The first thing you should do is to get a blank piece of paper. I want you to think about and write down the following:
- Short term goals
- Some medium term goals
- Your long term goals
Short term goals – This could be used to tackle an obvious problem. It could be that you don’t know enough guitar chords. It could be that you don’t know some or many guitar scales. Only you know where your true weaknesses are. Be honest and write down the things you can easily attain within a short space of time. This is NOT the place to put “I want to be the fastest guitarists in the world”!
Medium term goals – These will be areas of knowledge and instrumental playing ability that are harder to define. They are less tangible. It could be something like having better time. Ensuring that you can play over a blues in any key. Or, it could be that you can play over all II – V – I chord progressions on all sets of strings.
Long term goals – Now you can put down where you want to be in the long term. By long term, you would probably not want to think more than two or three years. This could and probably should be different in nature to the first two goals. It could be that you want to be able to improvise over hard chromatic chord progressions. It could be something that is connected with playing but not practice specific; that you are playing in a band etc.
HONESTY IS THE BEST POLICY
If you have done the above then sit back and look at it. You will know if you have been honest or not. You absolutely need to face up to the areas that you know you are underachieving in or need extra attention. Only when you can do this, will you have your roadmap that is working for you. Now you are ready to answer the question on how to practice guitar.
FILLING OUT YOUR PRACTICE SESSION ROUTINE
Work out from the areas above the specific areas that need work on. This could be the usual, but it’s your roadmap so it could be anything that you feel is important. An common example would be; scales, arpeggios, chords, learn new songs, sight reading, work on improvisation. The list is not endless, but it could be a long list.
Then, write out subsections to the above. These will be more detailed. You will fill in the actual content that you will be working on. This is the nuts and bolts of what you really need to learn for example “the C major scale” or whatever. Always keep in mind that you need to address the three goal areas outlined earlier. It is important that you don’t confuse them.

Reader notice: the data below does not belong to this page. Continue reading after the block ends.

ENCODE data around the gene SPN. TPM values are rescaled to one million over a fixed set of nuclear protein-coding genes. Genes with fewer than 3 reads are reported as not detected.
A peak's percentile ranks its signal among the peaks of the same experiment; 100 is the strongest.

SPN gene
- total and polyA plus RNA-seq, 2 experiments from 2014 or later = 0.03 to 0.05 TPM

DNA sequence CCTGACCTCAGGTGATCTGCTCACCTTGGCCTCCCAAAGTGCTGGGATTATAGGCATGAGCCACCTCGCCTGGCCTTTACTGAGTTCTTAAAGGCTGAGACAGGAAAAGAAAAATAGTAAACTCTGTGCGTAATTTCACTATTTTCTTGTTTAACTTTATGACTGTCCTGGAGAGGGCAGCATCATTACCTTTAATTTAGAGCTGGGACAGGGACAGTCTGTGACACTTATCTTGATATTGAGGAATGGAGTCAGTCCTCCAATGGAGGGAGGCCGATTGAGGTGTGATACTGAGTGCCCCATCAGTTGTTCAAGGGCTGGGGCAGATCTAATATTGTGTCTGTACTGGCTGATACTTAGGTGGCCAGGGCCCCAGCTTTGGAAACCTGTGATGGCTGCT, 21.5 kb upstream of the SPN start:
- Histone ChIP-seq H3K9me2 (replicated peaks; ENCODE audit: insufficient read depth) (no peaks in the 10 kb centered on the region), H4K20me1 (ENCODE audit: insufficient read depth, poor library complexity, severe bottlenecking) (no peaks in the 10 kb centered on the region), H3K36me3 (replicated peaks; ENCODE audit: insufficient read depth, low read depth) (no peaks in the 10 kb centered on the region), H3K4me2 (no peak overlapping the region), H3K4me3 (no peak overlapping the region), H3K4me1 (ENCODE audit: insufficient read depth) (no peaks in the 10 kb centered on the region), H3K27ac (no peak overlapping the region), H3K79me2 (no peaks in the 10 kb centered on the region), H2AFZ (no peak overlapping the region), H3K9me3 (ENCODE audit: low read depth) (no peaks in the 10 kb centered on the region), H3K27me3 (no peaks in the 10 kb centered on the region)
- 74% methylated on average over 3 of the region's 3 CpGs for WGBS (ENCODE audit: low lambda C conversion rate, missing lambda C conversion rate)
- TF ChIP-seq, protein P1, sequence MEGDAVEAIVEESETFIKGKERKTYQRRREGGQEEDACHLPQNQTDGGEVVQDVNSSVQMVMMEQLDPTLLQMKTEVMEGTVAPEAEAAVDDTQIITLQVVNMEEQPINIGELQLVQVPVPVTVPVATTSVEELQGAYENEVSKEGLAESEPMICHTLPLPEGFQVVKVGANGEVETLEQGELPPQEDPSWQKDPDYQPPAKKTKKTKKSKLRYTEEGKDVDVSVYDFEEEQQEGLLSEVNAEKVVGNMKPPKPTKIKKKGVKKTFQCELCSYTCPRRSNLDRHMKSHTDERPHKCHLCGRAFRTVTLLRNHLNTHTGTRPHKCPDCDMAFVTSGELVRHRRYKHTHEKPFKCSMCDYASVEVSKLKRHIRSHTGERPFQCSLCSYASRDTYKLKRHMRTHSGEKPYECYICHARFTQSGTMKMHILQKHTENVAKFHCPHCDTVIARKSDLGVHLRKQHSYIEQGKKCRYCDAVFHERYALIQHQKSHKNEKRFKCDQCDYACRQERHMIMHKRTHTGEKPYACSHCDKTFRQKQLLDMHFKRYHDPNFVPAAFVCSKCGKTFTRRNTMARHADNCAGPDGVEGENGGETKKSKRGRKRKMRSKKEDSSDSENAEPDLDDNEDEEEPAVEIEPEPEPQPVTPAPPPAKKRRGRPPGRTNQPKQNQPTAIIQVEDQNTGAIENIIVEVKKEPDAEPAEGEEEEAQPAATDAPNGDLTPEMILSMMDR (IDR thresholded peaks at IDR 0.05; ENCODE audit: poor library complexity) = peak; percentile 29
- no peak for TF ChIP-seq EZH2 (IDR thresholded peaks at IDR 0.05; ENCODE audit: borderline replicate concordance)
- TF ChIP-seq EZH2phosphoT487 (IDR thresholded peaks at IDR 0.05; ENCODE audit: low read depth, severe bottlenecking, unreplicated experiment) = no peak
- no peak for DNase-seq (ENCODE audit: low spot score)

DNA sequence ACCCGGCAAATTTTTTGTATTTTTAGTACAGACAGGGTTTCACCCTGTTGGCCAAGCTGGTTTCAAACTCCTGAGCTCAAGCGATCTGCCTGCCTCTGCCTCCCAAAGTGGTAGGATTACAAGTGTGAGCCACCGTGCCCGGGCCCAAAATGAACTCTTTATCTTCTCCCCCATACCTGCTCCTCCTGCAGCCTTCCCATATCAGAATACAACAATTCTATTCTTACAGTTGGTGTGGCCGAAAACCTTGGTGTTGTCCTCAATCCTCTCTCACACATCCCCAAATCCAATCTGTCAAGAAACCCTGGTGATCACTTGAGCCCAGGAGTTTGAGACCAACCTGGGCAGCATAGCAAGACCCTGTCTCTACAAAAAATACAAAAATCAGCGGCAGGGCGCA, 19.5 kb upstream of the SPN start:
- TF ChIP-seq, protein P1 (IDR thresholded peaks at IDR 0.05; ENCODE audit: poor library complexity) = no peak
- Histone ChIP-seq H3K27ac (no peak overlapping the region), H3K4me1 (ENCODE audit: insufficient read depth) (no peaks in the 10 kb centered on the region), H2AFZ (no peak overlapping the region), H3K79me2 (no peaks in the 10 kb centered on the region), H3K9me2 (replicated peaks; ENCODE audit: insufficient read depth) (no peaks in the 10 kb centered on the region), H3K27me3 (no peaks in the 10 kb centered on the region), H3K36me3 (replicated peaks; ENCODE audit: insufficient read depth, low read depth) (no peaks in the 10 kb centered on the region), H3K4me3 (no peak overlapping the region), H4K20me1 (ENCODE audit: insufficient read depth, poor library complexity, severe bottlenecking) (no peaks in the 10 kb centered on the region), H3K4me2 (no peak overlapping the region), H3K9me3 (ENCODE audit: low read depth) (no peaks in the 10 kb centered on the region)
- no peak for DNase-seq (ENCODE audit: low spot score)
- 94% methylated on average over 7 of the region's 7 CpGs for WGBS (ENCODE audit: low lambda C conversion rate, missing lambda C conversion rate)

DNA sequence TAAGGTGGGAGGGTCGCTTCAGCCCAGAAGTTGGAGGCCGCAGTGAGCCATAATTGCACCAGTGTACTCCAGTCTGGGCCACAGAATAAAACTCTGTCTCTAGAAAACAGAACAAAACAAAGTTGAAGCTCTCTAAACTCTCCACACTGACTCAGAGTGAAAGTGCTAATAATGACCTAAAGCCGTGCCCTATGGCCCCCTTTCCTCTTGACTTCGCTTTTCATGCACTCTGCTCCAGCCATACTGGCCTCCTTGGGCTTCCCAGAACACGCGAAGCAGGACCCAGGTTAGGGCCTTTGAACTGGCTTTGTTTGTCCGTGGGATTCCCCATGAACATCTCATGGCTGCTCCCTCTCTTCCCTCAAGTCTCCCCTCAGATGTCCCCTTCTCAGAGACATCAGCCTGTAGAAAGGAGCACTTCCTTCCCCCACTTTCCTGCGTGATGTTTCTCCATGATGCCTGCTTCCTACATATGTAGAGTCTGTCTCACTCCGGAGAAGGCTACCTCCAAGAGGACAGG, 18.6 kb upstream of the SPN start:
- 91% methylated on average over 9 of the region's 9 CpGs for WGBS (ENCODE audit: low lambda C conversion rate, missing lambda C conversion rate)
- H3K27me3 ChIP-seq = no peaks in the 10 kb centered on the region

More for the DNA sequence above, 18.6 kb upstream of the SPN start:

LAY OUT A WEEKLY AND MONTHLY PLANNER
Now that you have specifics, create a weekly practice schedule for the content you need to practice and learn. This should be an easy task if you have a computer, if not, then you’re back to ruler and pencil. Fill in your daily workflow with what you want to achieve.
HOW LONG SHOULD YOU PRACTICE FOR
This is one of the biggest questions. Now, I heard many years ago and I don’t know if it’s true that the great classical guitarist Andres Segovia once said “anyone that practices for eight hours a day is either mad or a liar”. It’s an interesting quote, but as I said, I don’t know if it’s true. Eight hours a day seems to be the mark of someone who is truly committed. Of course, today there are well known guitarists who say they practise ten hours a day…they really know where it’s at…
Anyway, you should not feel bad if you can’t practice for EIGHT HOURS A DAY. You should feel bad if you don’t get the most out of the hours you actually have to spend on your practice routine.
Remember, you need to balance out points one and two from the beginning of this article. A balance between learning new material and practicing the old licks and ideas you can already play well.
WHAT HAPPENS NEXT?
Get yourself a practice diary, just a small notepad you can keep in your pocket. This is not to show a teacher. It’s not going to be that detailed as your only going to be writing short notes in it. The diary is there so that every time you finish a practice session you write down the date, time you spent practicing and if possible in one word per subject what you did.
This diary is not meant to be something to hit yourself over the head with. It’s there so that at the end of each month you can have a glance and see what “exactly you have been practicing”. This will guide you in what your future practice sessions contain.
THAT ABOUT WRAPS IT UP
Okay, well I hope I have given you food for thought and your a little clearer on how to practice guitar. Keep in mind that life is like a three legged stool; work, rest and play. Make sure that if you action any of the material from this article, that you balance out your life. That you have something to say when you play guitar, not just a bunch of scales.
If you are an eight hours a day guy then have the occasion break. Go for a walk in the park, or hills. Take a tea or coffee break from time to time. Phone a friend!
I’d love to hear your thoughts on your practice and how you made it better. Join GMI and leave your comments below. To your practice and playing.